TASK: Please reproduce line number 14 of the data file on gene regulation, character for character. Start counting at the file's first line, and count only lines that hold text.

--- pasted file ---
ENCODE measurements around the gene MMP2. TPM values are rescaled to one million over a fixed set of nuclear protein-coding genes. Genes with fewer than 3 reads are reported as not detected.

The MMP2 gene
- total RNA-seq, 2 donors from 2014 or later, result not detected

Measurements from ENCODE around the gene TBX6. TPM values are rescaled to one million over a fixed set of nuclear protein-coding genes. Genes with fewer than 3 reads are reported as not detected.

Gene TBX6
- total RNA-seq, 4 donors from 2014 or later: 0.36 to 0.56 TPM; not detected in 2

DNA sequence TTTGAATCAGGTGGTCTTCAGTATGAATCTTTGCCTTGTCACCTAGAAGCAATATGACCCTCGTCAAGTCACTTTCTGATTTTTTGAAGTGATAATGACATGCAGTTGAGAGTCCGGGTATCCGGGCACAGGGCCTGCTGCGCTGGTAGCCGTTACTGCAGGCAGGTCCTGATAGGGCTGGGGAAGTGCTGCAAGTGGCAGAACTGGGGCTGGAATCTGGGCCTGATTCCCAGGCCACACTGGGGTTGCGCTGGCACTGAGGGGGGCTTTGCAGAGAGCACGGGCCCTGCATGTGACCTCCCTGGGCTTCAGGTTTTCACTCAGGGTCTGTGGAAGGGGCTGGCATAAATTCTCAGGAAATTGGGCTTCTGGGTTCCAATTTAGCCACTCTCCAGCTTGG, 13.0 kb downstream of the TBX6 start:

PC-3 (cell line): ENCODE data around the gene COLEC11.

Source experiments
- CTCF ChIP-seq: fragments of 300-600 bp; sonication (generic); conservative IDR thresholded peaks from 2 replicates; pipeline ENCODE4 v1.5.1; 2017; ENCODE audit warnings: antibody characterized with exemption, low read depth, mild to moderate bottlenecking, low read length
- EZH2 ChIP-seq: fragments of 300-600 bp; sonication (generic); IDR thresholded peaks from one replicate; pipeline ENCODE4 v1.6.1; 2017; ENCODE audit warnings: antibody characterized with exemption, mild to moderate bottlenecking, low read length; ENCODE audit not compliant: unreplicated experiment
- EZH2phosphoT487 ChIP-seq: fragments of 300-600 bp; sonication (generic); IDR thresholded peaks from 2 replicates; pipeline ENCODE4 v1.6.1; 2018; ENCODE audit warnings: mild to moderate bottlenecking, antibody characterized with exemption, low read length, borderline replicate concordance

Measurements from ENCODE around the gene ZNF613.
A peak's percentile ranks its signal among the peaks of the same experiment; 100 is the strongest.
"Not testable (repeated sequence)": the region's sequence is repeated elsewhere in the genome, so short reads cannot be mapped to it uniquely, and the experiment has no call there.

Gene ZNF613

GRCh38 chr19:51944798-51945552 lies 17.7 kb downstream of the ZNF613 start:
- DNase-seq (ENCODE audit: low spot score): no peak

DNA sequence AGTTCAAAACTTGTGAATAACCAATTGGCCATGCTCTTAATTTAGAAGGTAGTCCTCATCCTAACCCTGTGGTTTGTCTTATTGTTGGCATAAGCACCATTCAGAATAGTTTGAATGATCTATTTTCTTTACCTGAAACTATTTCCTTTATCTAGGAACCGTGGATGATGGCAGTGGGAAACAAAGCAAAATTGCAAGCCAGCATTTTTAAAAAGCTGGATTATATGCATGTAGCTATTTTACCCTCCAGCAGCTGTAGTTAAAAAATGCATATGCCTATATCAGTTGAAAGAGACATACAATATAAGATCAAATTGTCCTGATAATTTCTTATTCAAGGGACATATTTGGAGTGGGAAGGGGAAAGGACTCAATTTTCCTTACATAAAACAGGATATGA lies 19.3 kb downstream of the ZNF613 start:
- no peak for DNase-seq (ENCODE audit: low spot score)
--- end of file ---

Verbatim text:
A peak's percentile ranks its signal among the peaks of the same experiment; 100 is the strongest.